September 24, 2003
New Berkeley Report Debunks Myths about California Fiscal Crisis, Proposes Rainy Day Fund from Excess Revenues
Berkeley, California-A new report on the causes of California's fiscal crisis and the myths about its jobs and tax environment was released today by the Fisher Center for Real Estate and Urban Economics at UC Berkeley's Haas School of Business.
The report, entitled "Anatomy of the California Fiscal Crisis: Facts and Figures Do Matter," attributes the current crisis to the unsustainable tax revenue increases related to the boom in the NASDAQ, IPO, and venture capital markets in the late 1990s. By treating this revenue surge as permanent and locking in higher spending, the report says, the state General Fund spending grew by 15% in 2000 and another 13% in 2001.
The report was written by Kenneth T. Rosen, California State Professor of Real Estate and Urban Economics at Haas and chairman of the Fisher Center; Daniel T. Van Dyke, principal at RCG, Berkeley; and Elisa T. Beller, analyst at RCG.
"Wrongly blaming the economy, high tax rates, or too large a government sector will not solve the real budget issues facing California," says Rosen. "Those criticisms of California simply do not stand up under close scrutiny of the facts and figures. It will take some imagination for elected officials to correctly diagnose the problems, and then to design measures to deal with those issues."
California's job loss is often credited with the problems in the state's budget. However, the authors point out, during the period in which the fiscal crisis developed, California's employment situation was actually marginally better than the nation's.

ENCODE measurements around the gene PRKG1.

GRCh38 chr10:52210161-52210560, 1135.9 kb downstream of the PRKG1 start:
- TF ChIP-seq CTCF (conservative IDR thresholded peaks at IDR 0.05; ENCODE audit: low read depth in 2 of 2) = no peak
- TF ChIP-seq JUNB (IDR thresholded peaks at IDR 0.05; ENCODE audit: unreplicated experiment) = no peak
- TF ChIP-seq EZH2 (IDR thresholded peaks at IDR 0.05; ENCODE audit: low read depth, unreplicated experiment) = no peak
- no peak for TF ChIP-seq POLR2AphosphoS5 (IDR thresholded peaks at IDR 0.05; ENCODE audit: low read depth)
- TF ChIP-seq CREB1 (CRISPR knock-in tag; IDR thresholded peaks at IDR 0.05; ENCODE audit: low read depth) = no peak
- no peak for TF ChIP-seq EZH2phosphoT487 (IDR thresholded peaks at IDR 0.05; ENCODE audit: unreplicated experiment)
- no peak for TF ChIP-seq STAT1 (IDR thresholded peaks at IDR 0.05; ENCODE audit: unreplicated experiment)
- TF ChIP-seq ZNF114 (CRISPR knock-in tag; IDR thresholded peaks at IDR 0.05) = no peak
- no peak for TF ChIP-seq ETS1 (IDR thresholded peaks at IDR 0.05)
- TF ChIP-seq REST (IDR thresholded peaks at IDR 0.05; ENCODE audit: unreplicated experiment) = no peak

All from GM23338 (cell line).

California also has the reputation of having a large number of state government employees, according to the report. But, says Rosen, "This is simply not true, if we normalize by population. In fact, among the ten largest states, California has the third smallest number of state employees per capita, after Florida and Pennsylvania. We just don't have a big state government."
Another myth concerns California's tax rate. When the burden of all state and local tax sources are pooled, says the report, California's tax rate does not particularly stand out.
Among the ten largest states, California's total tax rate relative to gross state product is about in the middle, according to the authors.
To remedy the crisis, the authors suggest that temporary revenue ought to be treated as such, so that expenditures are not geared upward to reflect those temporary revenues. They suggest a $5 billion baseline for capital gains revenue, with excesses above that amount being considered temporary revenues and siphoned off into a "rainy day fund" to allow for a stable expenditure stream when capital gains revenues fall below that baseline.
For the current situation, they say, there is no choice but to decrease expenditure growth or raise taxes until the budget situation is again stable. Then, the budgeting process should take place on a "normalized" revenue base that corrects for large swings in capital gains revenue.
The authors also consider a reform of Proposition 13, passed by California voters in 1978 to keep property taxes aligned with a property's purchase price. Proposition 13 caused the state to rely more on sales, income, and corporation taxes as sources of state and local funding, leaving those more cyclical taxes to shoulder 70% of the tax burden.
This proportion is the highest among the large states, making California's tax revenue base among the most cyclical, making California's revenue base more vulnerable to economic downturns. At the same time, large parts of the expenditure stream are locked in by voter mandate or statute. If California voters do not want to change Proposition 13, then the "rainy day fund" is all the more urgent.
The report is available through the Fisher Center for Real Estate and Urban Economics at 510-643-6105 or from Ute Frey at 510-642-0342.
For more information, please contact Ute S. Frey at the Haas School of Business at 510-642-0342 or at firstname.lastname@example.org.